Frederic Dorion, onetime Conservative organizer and now a Duplessis henchman, was its moving spirit. Hon. P. J. A. Cardin, onetime Liberal Minister, was to have been its leader. The strategy was to merge all dissident and antiwar factions, elect a solid “Quebec bloc” to Ottawa, and then strike the best available bargain with the largest English-Canadian group willing to play ball. According to one scheme this latter group would have been a coalition of Conservatives and right-wing Liberals, to be headed by Hon. C. D. Howe.

Mackenzie King was told about all this, ns early as the first week in April. CCF leaders learned of it about the same time. The CCF was worried—success or even half success of such a plan would have forced on them what they most wanted to avoid, a coalition with the Liberal Party. But the Prime Minister was unperturbed. He said there was nothing to it. Mr. Cardin and he understood each other, said Mr. King.

Yet the deal went forward. On the day Mr. King arrived in San Francisco, Mr. Cardin announced that he would lead a Quebec group to be called “Le Front National.” Mr. Dorion and his “independents” would make up most of its following, with a scattering of maverick ex-Liberals.

But then something happened. Some say Mr. Cardin found he wasn’t to have certain financial aid that had been promised to his new party. Anyway, for whatever reason, he announced just before nomination day that his Front National “seems to have found no sympathetic echo in the hearts of most Quebec citizens,” and therefore he would “limit his activities” to his own riding. The would-hnve-been Front National had to fall back on their original intention, long since defunct, of running candidates who would be supported by the Duplessis machine but who would bear the label “independent.”

It was at this point that Paul Lafontaine, Progressive Conservative organizer in Quebec, made his famous Kaffe. He announced that although his Party had only 27 candidates running under the Progressive Conservative label, it was supporting “independent” candidates in 33 other ridings, men who differed from Progressive Conservatives only on “points which are not essential.”

Progressive Conservatives swear there was no justification at all for Mr. Lafontaine’* statement. He made it, they hint, in hope of covering the fact that he, as organizer, had only been able to line up 27 candidates for 65 seuts. Certainly the statement was unauthorized by the Progressive Conservative high command. But it was difficult to deny—the “independents” were made up almost exclusively of former Conservatives, and the Progre&sive Conservative candidate« in many cases were Duplessis men.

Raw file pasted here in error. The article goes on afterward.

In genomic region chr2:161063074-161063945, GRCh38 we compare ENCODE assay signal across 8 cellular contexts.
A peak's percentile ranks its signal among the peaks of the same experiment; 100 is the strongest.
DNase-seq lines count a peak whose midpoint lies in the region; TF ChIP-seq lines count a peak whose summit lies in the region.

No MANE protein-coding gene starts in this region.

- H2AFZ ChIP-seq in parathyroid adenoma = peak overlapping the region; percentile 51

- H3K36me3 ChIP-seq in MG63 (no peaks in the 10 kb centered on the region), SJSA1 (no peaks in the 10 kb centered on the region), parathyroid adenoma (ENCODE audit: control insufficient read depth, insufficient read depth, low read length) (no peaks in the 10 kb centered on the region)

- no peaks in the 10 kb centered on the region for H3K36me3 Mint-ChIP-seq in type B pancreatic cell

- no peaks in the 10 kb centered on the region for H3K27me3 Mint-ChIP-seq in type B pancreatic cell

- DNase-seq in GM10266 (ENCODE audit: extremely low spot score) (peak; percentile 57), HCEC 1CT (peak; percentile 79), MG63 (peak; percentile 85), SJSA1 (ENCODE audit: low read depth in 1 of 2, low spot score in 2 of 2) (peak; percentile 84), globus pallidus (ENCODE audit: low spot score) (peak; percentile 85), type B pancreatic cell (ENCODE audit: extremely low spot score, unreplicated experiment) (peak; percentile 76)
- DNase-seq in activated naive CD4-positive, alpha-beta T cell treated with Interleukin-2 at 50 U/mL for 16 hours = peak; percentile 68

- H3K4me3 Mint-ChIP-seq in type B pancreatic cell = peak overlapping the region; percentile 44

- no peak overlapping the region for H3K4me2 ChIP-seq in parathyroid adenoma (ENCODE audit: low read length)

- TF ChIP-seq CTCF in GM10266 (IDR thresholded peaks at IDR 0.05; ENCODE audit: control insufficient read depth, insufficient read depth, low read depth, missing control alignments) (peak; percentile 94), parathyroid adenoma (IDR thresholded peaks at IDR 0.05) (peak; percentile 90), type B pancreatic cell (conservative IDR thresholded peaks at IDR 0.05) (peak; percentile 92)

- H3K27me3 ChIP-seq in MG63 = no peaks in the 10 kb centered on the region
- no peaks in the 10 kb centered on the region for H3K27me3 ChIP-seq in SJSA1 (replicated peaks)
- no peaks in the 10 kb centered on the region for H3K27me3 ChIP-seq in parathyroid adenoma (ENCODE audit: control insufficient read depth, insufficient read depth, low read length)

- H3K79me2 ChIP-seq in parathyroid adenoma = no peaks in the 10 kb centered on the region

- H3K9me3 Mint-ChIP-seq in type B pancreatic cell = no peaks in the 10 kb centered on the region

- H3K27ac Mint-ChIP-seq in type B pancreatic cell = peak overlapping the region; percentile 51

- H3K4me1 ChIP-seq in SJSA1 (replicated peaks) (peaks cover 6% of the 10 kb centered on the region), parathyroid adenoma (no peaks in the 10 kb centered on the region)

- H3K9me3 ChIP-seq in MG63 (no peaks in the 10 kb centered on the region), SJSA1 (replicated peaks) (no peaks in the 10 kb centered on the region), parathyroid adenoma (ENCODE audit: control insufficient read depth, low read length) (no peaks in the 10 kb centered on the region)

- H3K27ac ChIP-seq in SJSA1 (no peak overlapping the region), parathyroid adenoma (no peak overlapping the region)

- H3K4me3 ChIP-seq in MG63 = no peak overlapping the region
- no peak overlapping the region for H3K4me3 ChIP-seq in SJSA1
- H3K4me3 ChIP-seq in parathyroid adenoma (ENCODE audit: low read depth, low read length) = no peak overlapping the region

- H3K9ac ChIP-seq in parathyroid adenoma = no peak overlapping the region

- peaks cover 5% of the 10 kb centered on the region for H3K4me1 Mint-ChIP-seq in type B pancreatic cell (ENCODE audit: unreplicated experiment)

Liberals seized on all this with whoops of joy. The Winnipeg Free Press began setting prairie grass afire with charges of a “deal” between total-war Tories and antiwar Nationalists, 1911 style. In Quebec the charge was even more effective for smearing anticonscriptionist “independents” as allies of that John Bracken who wanted to send draftees to Japan.

Quebec’s whole antiwar faction was destroyed. Of the so-called “independents,” only Dorion and two others were elected— even fewer than he had in the last Parliament. Le Bloc Fiopulaire went down with a similar crash. Maxime Raymond was re-elected, and a newcomer named Hamel won over an antiwar Liberal named Crete, but the rest were all beaten. Camillien Houde, who swung over from “independence” to become co-leader and campaign director of the Bloc, lost even his own Montreal St. Mary, the riding where he had been deemed unbeatable.

It had been a smart scheme, firmly based on the Wise Guy’s principle that you can fool all the people enough of the time. The principle turned out to be wrong.

{F LESSON Number One of the campaign was, “You can’t fool the people,” Lesson Number Two was, “You can’t ignore them, either.” Under the British Cont’dort page43

Cont’dort page 43

Backstage at Ottawa

Continued from page 15

parliamentary system every Minister— including the Prime Minister—is also a local M.P. One thing that made Mr. King’s path so thorny in Prince Albert, Sask., was that he rather overlooked this point. What cost Mr. King perhaps more than anything else in Prince Albert was the fact that, as a private member, he’d neglected his riding.

Prince Albert is a city of about 13,000, a bustling and ambitious little place with a Rotarian civic pride. But newcomers arriving by train would conclude, from looking at its railway station, that it was a none-too-enterprising village. Prince Albertans are acutely conscious and ashamed of this eyesore.

Prince Albert is also on the North Saskatchewan River, a navigable stream which used to be the sole transport artery of the region. Bridges over such streams are a federal responsibility. Prince Albert has a bridge that looks like a museum specimen of the late Victorian era; it’s ugly, grimy, rickety and inadequate to the traffic it bears.